Most of you know that RB/WR Tyreek Hill channeled is inner LaMichael James and allegedly committed a horrifying act of domestic violence by choking his pregnant girlfriend.  Hill had just completed a fantastic first year with the Cowboys as he had compiled 534 yards rushing (5.2 ypc) and 281 yards receiving.  His versatility extended to special teams as he was the leading returner on both punts and kickoffs and had scored three special teams TDs on the season.

It would be dangerous to overstate Hill's importance given that he was still only the Cowboys second leading rusher and fourth leading receiver.  However, he filled the same role on this offense that DeAnthony Thomas did for the Oregon Ducks a year ago.  Some people have called him the fastest player in all of college football this year.  He's a threat to score from anywhere on the field, as the Oklahoma Sooners learned on this game-tying fourth quarter return for a TD.  Look at that speed - that's Oklahoma he's running against.  Amazing.

With Hill now dismissed from the team, the Cowboys will have one less homerun threat to pressure the Huskies with.  Against a defense as salty as UW's, that could be a major factor.

2.  Mason Rudolph and James Washington are two impact freshman

Rudolph, who had to have his red shirt burned due to QB injuries, has all of two starts to his name, so it is hard to make any grand conclusions about what he brings to the table.  His stats don't exactly pop - he's completed just 53% of his passes and has a 4:3 TD/INT ratio.  On top of that he's not really had an impact with his legs.  However, his YPA across those two games is 9.2 and his starts came against legit power teams in both Baylor and Oklahoma.  The 6'4" 217 lb frosh has both the frame and composure that indicate he could be legit.  However, he'll be working behind an underwhelming offensive line that will be facing one of the best d-lines in the nation.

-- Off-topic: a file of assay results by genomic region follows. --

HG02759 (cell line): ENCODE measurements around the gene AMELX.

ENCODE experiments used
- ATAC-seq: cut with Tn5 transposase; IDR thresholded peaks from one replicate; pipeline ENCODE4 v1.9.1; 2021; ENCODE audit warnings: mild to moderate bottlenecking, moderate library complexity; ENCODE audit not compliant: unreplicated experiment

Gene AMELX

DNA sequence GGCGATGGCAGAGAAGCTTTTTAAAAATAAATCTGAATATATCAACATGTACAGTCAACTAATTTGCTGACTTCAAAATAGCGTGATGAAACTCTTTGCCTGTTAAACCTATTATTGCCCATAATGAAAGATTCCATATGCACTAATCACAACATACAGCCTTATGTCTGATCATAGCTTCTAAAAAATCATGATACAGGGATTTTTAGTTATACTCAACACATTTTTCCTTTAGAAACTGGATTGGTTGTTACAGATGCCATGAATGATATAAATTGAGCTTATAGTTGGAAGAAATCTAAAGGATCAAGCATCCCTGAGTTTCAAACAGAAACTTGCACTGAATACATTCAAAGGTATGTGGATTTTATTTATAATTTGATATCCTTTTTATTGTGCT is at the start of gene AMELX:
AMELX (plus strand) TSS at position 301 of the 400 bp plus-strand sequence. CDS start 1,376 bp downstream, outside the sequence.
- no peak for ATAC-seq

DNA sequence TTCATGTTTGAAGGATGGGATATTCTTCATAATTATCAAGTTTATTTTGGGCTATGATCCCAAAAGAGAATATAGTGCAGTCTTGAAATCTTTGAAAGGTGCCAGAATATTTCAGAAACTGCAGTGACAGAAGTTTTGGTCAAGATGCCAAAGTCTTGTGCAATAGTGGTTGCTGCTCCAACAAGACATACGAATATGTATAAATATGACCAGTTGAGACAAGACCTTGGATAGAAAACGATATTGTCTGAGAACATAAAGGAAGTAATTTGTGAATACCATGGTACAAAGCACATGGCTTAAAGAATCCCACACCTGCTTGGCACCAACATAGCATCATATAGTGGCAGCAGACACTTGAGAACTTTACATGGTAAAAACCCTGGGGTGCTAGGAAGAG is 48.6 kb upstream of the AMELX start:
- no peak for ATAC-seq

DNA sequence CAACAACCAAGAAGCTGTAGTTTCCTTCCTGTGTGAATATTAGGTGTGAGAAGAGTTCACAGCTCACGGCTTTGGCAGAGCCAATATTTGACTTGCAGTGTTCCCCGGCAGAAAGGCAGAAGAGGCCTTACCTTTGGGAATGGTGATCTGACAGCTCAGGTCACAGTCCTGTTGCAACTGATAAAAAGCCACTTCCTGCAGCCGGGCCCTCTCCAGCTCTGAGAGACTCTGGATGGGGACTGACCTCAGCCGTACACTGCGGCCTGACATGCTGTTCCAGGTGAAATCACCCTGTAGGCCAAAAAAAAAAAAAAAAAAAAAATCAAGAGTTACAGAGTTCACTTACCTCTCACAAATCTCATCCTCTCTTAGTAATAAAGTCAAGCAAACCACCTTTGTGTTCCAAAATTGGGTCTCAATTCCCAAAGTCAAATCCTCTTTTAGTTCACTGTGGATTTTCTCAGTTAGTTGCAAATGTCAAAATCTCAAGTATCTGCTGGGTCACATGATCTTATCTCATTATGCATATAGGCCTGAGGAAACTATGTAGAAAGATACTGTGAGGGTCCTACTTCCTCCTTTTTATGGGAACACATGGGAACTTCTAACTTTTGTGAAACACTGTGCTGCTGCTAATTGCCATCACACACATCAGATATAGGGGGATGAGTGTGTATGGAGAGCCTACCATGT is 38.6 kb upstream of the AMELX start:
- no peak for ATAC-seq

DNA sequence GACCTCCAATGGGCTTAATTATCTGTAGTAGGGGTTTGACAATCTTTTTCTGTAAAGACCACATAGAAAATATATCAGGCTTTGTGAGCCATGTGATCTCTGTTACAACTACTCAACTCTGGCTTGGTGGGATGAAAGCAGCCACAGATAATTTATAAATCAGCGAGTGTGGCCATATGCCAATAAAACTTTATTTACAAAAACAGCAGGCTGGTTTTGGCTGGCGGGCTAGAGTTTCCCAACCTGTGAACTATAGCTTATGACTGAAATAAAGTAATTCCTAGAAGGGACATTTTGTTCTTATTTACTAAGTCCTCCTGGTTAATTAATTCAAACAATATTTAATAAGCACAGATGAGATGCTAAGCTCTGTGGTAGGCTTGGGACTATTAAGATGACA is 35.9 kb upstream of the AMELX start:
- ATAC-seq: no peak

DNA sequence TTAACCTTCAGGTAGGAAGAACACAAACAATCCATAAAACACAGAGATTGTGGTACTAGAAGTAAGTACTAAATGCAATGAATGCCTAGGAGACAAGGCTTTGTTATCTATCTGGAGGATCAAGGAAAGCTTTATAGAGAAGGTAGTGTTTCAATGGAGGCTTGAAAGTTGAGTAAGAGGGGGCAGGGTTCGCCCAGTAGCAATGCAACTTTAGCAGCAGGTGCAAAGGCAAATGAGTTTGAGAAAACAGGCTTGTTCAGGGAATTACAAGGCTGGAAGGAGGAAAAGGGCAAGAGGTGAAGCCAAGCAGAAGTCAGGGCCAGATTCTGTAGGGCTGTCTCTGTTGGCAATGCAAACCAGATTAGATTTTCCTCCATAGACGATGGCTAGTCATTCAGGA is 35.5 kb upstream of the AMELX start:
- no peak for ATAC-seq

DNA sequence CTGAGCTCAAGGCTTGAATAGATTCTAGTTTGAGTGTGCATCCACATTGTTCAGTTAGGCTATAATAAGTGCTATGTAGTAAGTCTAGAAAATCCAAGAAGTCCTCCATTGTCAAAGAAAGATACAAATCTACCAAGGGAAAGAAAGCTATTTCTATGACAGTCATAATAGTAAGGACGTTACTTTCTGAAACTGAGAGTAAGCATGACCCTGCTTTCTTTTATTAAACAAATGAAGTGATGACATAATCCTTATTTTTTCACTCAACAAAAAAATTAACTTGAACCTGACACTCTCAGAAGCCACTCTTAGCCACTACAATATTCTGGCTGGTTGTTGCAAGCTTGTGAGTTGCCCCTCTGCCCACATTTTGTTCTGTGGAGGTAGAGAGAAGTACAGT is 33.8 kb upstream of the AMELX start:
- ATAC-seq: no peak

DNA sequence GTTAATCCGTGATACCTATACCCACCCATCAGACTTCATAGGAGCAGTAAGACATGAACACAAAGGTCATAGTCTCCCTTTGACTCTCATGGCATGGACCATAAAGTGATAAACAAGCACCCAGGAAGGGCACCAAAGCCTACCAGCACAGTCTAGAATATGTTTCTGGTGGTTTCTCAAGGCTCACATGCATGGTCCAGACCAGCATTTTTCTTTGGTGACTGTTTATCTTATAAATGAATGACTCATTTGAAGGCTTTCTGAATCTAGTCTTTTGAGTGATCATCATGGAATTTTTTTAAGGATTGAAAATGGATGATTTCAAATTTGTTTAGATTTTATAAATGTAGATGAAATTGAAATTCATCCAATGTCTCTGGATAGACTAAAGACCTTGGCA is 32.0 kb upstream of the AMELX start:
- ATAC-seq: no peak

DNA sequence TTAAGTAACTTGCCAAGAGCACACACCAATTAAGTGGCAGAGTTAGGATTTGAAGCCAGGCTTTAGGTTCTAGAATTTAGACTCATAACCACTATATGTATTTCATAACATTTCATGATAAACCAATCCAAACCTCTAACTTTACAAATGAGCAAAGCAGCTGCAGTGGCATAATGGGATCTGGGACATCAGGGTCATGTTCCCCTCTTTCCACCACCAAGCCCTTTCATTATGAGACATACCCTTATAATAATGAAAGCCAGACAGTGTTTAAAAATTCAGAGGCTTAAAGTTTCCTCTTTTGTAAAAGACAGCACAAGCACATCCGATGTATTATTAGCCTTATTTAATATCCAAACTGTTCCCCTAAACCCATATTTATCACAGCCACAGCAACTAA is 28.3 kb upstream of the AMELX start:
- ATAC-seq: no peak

The other freshman to watch is WR James Washington.  The 6'0" 193 lb wideout leads the Cowboys pass-first offense in TD receptions for the season with five and is one of those guys who just has a knack for making big catches.  He only gets the ball on average twice a game, but his productivity definitely ramped up as the season went on.

Check out this nice TD grab over two Texas Tech defenders:

3.  The Cowboys Defense is not all bad

The similarities between the Cowboys and Huskies across certain dimensions is somewhat eerie - particularly on defense.  The Cowboys strength, like UW's, is their defensive line where they feature both a game breaking DE and a grinder of a DT.  6'4" 270 lb SOPH Emmanuel Ogbah was the Big 12 Defensive Lineman of the Year as he led the team with 11 sacks and 17 TFLs.  He also racked up 5 pass break ups, which demonstrates his athleticism.  You can see that athleticism in full effect in the GIF below.  In this clip, he comes around on the stunt not so much with great technique, but with great speed and motor for a 270 pounder.

His partner in crime is DT Ofa Hautau out of Salt Lake City.  The 6'2" 290 lb senior was voted the team MVP by his teammates this year.  Despite only recording 1.5 sacks and 28 total tackles for the year, the recognition that Hautau received from his teammates speak to what kind of impact he had on the team.

The secondary is the weak link for the Cowboys.  Opposing offenses - and, mind you, this is the Big 12 - completed over 60% of their passes for the year and racked up just about 8 yards per attempt.  Those are some big numbers that don't look good on paper.  In fact, the Cowboys ranked 112th in the nation in overall pass defense (keep the number 112 in mind).